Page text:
By Dr Martin Lee
This publication has arisen out of a necessity for a textual content which tackles the precise matters when it comes to training childrens (from 6 - sixteen) in recreation. teachers (many with training adventure) and practitioners were commissioned to put in writing on their professional parts.
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Additional resources for Coaching Children in Sport
Throughout our lives we are all subject to the needs and wishes of other people. This may be specially true for children, who have less control over their own lives than adults. Children who get involved in sport often find that there are pressures on them from many different sources. This happens particularly to very able children who find that many different groups want their services and they often have to make difficult choices. They may have to meet the needs of a school team; they may be a coach’s pathway to higher things; they may represent their parents’ hopes for achievement; or they may be considered as future international stars to represent their country.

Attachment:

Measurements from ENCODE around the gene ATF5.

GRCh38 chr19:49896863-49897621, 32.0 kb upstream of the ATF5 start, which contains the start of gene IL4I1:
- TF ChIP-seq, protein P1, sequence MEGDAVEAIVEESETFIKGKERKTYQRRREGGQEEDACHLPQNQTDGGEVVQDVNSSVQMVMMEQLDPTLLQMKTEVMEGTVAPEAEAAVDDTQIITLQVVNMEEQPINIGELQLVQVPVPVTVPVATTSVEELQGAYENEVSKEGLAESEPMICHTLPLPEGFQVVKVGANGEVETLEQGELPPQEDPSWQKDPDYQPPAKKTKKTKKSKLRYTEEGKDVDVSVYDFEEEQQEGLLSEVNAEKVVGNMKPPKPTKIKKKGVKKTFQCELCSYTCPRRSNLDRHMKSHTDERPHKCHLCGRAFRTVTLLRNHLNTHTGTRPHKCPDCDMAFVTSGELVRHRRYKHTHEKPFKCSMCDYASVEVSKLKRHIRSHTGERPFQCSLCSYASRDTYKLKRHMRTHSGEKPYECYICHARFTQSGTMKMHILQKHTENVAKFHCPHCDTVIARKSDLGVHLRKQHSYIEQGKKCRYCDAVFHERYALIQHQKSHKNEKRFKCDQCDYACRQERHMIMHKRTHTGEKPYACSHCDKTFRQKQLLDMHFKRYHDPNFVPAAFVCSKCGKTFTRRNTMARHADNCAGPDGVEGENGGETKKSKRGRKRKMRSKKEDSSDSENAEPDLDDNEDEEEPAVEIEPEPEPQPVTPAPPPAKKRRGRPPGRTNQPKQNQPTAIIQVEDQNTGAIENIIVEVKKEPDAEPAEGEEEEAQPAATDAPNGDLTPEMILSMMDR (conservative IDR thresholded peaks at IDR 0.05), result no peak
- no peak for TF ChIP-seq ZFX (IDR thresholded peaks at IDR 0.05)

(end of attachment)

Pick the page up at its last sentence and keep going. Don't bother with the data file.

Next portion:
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T. (1984) Development and its discontents: the differentiation of the conceptions of ability, in Advances in Motivation and Achievement Vol. Nicholls), JAI Press, Greenwich, CT, pp. 185–218. W. (1982) Children in sport: participation motives and psychologicalstress . Quest, 33, 231–44. W. Ash), Human Kinetics, Champaign, IL, pp. 203–29. Powell, B. (1990) Children’s Perceptions of Classroom Goal Orientation: Relationship to Learning Strategies and Intrinsic Motivation. Unpublished master’s thesis, University of Illinois.
Coaching Children in Sport by Dr Martin Lee